Some years ago, the idea of a single piece aluminum bat with a light swing and a big barrel did not exist. More specifically, it wasn’t possible. If a player wanted a light swing then a composite was always the answer. If a player wanted a hot out of the wrapper bomb maker with an unwieldy swing then aluminum was the answer. Although many players wanted a hot out of the wrapper bat that brought with it a controllable swing the market, and physics, made it impossible.
Things changed when the NCAA and NFHS reset the playing field for bat performance by implementing the BBCOR standard. Although composite barrels were still capable of producing a lighter swing weight, the post break performance of those bats was tempered in serious ways. In 1998, before BBCOR standards took effect, an average college game would see 1.06 home runs. Five years later, when BBCOR was in full effect, the average game saw only .46 dingers (reference). Runs per game dropped over 25%. Batting average at the collegiate level dropped 20 points.
Although no secret that BBCOR standards changed the games offensive production, it is not widely known that BBCOR standards changed the bat company market share dramatically too. BBCOR was not as much a restriction on bats as it was a lasso on composite material. Composite could still be used, but it must be refined to only reach a certain level of pop after it was worked in. As such, when BBCOR reset the standard on composite barrels, a number of aluminum based baseball bat companies woke up to a brand new playing field. One where aluminum could match performance even after break in.
Rawlings First To Market
Rawlings, as one example, was a far cry from even a serious player in the pre-BBCOR realm. BBCOR standards came out in 2011 and, with it, Rawlings full line of new BBCOR bats. South Carolina, using Rawlings BBCOR bats, then wins the collegiate national championship in 2011 and, boom, Rawlings is a dead serious player in the BBCOR bat space ever since.
Shockingly, Rawlings did not make a composite barrel bat in 2011. In fact, they didn’t make one until just this year (2017). Instead, in 2011, Rawlings made a single piece aluminum bat that utilized an extended composite end cap. That end cap extended two to three inches into the barrel and dramatically lowered the swing weight of the bat. The process even lowered the swing weight enough that more material could be added to increase the size of the physical barrel while keeping the swing weight down.
This technique, now known as the single piece hybrid bat, has attracted both player and manufacturer. It gives the player a lighter swinging bat but doesn’t completely sacrifice the barrel size. As well, the aluminum bats barrel are more durable and do not require a break in period. To boot, these single piece hybrid bats are not as expensive to produce, or buy, as a two piece composite.
Manufacturers now compete in this previously unknown niche of bat construction that BBCOR standards produced. No less than four major manufacturers make a single piece hybrid bat today. We’d guess more are to follow. We discuss the currently available ones below.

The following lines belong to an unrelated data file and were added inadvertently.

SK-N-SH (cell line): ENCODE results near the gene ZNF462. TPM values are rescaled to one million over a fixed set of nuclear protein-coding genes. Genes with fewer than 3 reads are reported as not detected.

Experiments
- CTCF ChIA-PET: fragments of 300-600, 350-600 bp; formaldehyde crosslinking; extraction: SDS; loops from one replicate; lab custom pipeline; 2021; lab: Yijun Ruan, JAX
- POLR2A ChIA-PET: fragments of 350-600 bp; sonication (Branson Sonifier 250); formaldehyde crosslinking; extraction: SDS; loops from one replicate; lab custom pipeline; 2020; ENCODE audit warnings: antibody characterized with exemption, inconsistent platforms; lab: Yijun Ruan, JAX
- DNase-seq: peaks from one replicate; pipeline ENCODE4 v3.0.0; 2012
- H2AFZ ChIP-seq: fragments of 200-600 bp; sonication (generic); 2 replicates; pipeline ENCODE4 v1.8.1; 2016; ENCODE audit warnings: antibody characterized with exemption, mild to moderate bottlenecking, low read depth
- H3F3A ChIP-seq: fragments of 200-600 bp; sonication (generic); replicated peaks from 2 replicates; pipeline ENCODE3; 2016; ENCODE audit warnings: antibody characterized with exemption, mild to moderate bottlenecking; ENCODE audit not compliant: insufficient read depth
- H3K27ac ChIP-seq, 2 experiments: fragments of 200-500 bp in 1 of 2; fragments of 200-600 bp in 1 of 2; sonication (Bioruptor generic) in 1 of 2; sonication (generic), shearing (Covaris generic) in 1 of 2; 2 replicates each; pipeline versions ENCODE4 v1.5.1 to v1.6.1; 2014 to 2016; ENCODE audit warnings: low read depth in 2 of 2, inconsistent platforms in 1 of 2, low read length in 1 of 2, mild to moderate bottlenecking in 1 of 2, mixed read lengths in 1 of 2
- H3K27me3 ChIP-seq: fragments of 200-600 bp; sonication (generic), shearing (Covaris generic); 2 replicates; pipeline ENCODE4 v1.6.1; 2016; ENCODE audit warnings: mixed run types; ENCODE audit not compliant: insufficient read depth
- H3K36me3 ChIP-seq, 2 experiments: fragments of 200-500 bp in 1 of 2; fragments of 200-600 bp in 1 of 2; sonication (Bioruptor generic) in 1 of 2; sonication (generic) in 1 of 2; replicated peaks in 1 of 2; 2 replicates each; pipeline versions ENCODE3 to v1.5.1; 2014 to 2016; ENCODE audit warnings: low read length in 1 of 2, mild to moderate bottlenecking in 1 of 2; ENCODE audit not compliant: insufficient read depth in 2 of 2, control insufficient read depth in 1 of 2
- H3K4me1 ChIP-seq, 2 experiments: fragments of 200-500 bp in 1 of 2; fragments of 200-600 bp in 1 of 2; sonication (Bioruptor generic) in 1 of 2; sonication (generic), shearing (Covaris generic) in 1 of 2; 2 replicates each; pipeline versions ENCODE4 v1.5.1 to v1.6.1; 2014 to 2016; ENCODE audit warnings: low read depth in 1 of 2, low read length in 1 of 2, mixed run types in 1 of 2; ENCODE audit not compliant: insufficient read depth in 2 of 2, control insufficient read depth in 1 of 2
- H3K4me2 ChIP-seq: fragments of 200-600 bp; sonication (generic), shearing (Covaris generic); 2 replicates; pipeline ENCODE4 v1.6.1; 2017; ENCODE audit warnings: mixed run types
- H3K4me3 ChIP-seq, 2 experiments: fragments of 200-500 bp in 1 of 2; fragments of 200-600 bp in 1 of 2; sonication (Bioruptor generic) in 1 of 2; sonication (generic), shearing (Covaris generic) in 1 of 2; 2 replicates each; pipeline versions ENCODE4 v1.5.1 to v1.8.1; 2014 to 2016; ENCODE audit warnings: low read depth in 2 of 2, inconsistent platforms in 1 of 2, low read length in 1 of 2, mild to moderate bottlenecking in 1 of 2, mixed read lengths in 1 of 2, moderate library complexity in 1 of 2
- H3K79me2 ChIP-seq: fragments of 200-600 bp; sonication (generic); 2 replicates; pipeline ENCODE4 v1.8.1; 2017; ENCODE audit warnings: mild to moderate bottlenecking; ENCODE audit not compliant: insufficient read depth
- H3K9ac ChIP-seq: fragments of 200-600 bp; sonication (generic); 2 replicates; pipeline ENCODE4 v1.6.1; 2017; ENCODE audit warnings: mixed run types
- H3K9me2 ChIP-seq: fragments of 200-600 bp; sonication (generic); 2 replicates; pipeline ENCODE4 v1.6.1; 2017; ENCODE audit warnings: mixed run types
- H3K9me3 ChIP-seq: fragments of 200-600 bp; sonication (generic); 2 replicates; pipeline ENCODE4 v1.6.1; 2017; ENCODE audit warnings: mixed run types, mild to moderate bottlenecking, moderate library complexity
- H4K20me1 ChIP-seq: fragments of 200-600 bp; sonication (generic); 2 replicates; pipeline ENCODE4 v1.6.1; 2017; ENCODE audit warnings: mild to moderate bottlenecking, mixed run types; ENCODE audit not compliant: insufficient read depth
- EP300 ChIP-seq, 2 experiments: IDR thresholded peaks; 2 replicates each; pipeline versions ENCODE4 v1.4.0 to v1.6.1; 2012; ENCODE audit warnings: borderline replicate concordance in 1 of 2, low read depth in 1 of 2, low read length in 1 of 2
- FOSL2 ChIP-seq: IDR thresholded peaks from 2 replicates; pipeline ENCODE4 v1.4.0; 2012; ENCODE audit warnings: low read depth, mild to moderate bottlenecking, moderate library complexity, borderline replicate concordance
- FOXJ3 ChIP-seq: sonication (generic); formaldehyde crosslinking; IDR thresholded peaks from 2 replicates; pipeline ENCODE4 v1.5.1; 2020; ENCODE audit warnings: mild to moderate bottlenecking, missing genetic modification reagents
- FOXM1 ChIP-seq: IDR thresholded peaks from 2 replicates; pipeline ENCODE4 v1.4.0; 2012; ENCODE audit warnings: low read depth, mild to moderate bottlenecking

The catalyst of all single piece hybrid bats on the market, the Rawlings VELO started a new standard of light swinging aluminum barreled bats. Still going strong after 6+ iterations, the VELO has added variable wall thickness to drive down the swing weight even further and expand the sweet spot. The VELO gets high marks for production in other sizes intead of BBCOR, but loses a few points for only not coming in shorter (30, 29-inch) BBCOR sizes.
On their 3rd iteration of the single piece hybrid bat, Boombah’s Cannon looks like some earlier versions of the VELO. It also comes in Big Barrel sizes as well as a BBCOR version. Still no 31 inch version which is a real head scratcher for us. But, as a direct to consumer company expect a great price on a bat that few people have even heard of.
Always pushing the limits of what people think bats are supposed to look like, Axe got in the single piece hybrid game this year too. They use the traditional aluminum bat with an extended composite end cap for a lower swing weight on a bat called the Axe Hyperwhip Fusion. The “Fusion” refers to the composite end cap. The “Hyperwhip” name comes from the fact they have shaved mass off the back of the composite end cap to lower swing weight even more. Unlike other bats they can do this due to their predictive hitting on the front side of the barrel made possible by the axe handle on the bat. Only offered in BBCOR, the bat shortest length is 31 inches.
Louisville Slugger 617 SOLO
Another new iteration to the single piece hybrid array is Louisville Slugger’s 617 Solo. This, like the others, is an aluminum bat with an extended composite end cap. We are big fans of this bat due to our love of single piece hybrids but, most importantly, because it actually comes in short sizes for BBCOR. Not only did Slugger come out with a bat that players want, but they were also thoughtful enough to make it in sizing that kids needed. The 617 SOLO comes in a 29 inch BBCOR bat and that version is the lightest swinging BBCOR bat on the market. As leagues push younger and younger kids into BBCOR bats the 617 SOLO is on the top of our list.